""It gives me much pleasure to observe, that however Johnson may have casually talked, yet when he sits, as ""an ardent judge zealous to his trust, giving sentence"" upon the excellent works of Young, he allows them the high praise to which they are justly entitled. ""The "Universal Passion" (says he) is indeed a very great performance,--his distichs have the weight of solid sentiment, and his points the sharpness of resistless truth."" But I was most anxious concerning Johnson"s decision upon ""Night Thoughts"", which I esteem as a mass of the grandest and richest poetry that human genius has ever produced; and was delighted to find this character of that work: ""In his "Night Thoughts", he has exhibited a very wide display of original poetry, variegated with deep reflections and striking allusions; a wilderness of thought, in which the fertility of fancy scatters flowers of every hue and of every odour. This is one of the few poems in which blank verse could not be changed for rhime but with disadvantage"". And afterwards, ""Particular lines are not to be regarded; the power is in the whole; and in the whole there is a magnificence like that ascribed to Chinese plantation, the magnificence of vast extent and endless diversity"". But there is in this Poem not only all that Johnson so well brings in view, but a power of the [italics] Pathetick [end italics] beyond almost any example that I have seen. He who does not feel his nerves shaken, and his heart pierced by many passages in this extraordinary work, particularly by that most affecting one, which describes the gradual torment suffered by the contemplation of an object of affectionate attachment, visibly and certainly decaying into dissolution, must be of a hard and obstinate frame. To all the other excellencies of ""Night Thoughts"" let me add the great and peculiar one, that they contain not only the noblest sentiments of virtue, and contemplations on immortality, but the Christian Sacrifice, the Divine Propitiation, with all its interesting circumstances, and consolations to ""a wounded spirit"" solemnly and poetically displayed in such imagery and language, as cannot fail to exalt, animate, and soothe the truly pious. No book whatever can be recommended to young persons, with better hopes of seasoning their minds with [italics] vital religion [end italics], than Young"s ""Night Thoughts""."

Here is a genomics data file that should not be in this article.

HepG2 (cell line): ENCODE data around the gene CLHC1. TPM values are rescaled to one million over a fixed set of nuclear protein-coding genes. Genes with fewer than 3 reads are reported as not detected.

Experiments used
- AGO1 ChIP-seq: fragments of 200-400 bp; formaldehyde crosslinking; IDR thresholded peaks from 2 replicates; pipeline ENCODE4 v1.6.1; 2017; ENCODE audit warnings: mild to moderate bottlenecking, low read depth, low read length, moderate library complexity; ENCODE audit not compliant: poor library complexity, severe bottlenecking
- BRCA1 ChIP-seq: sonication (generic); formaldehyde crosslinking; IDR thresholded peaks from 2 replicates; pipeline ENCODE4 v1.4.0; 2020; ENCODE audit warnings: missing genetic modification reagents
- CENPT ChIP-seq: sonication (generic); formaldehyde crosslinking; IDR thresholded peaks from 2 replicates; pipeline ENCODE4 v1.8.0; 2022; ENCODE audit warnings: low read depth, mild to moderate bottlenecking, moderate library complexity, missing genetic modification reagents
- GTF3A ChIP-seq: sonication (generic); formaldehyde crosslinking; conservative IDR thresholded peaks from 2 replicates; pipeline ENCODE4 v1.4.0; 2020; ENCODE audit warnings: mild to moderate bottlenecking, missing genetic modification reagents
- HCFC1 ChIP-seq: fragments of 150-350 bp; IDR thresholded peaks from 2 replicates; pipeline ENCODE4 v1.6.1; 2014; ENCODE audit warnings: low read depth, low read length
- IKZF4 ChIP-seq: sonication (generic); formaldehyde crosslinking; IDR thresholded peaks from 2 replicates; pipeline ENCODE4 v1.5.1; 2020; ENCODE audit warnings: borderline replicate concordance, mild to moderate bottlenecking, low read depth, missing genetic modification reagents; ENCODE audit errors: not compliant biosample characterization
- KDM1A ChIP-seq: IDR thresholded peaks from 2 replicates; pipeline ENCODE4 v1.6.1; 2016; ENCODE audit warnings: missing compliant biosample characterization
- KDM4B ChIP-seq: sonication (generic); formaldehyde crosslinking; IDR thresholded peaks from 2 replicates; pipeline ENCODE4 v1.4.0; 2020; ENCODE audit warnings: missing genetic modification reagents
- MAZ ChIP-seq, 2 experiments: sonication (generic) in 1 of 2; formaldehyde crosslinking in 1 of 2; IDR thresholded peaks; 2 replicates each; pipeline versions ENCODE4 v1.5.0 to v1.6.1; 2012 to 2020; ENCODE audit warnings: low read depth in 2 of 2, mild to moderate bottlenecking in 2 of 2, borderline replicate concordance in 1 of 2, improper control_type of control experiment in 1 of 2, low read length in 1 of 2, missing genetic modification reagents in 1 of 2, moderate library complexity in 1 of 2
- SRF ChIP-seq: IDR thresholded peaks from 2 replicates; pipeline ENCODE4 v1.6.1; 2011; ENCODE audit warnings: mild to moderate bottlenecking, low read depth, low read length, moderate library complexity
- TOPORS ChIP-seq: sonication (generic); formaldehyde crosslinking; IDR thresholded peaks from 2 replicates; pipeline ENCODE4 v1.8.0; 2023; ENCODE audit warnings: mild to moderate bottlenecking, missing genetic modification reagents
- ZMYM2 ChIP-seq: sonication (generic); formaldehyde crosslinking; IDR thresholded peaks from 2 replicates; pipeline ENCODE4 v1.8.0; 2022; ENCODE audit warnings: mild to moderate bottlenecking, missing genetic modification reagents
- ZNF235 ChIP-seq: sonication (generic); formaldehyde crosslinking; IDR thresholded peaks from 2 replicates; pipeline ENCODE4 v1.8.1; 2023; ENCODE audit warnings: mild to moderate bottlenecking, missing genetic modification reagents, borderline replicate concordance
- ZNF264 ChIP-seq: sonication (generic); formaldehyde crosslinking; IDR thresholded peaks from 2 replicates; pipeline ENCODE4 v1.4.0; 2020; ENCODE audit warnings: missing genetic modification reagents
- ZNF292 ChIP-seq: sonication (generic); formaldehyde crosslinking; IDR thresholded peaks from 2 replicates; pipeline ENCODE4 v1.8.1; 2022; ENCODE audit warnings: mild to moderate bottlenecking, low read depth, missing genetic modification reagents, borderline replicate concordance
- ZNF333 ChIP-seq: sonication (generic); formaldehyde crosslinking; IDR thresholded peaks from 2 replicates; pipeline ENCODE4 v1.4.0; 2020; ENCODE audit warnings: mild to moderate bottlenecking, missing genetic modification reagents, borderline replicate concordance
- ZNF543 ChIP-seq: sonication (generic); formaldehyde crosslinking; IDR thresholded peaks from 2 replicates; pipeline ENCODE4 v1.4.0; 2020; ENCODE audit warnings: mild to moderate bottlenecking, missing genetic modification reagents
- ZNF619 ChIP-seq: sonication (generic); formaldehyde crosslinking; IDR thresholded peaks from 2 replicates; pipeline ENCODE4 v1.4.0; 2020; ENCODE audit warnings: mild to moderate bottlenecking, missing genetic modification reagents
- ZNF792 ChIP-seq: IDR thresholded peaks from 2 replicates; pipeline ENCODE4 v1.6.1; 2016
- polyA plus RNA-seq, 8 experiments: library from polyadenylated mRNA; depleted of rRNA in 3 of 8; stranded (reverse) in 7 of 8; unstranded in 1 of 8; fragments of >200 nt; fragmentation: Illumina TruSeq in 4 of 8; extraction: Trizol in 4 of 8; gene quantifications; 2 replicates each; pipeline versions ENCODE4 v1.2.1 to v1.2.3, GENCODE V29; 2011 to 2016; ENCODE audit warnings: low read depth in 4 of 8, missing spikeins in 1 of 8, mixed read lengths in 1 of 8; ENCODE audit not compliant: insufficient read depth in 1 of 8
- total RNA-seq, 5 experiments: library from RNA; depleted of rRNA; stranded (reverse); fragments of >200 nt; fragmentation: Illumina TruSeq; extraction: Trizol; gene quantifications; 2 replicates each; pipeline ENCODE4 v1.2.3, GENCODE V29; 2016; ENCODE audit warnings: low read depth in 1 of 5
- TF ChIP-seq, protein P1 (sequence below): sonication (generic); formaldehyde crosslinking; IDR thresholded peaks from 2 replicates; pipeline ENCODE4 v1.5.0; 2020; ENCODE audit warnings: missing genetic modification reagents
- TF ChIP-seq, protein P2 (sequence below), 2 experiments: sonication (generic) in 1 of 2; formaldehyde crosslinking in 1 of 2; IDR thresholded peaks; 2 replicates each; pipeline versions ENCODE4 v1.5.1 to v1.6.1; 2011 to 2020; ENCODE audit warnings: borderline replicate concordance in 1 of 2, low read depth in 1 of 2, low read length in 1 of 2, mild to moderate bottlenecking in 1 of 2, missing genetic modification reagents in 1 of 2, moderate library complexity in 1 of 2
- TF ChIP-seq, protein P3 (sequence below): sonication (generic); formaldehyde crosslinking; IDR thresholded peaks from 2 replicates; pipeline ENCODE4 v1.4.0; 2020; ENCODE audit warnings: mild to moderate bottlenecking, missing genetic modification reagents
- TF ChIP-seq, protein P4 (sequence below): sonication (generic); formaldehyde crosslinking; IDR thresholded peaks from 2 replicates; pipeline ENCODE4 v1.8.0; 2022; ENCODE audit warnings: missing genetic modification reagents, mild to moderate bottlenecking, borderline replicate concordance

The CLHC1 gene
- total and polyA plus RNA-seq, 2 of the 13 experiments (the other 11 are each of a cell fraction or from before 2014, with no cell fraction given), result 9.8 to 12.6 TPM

Source

Life of Johnson

Text being read

EuRED : text status
TST4
EuRED : text form
TFO02
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TPR207

Reader(s) and listener(s)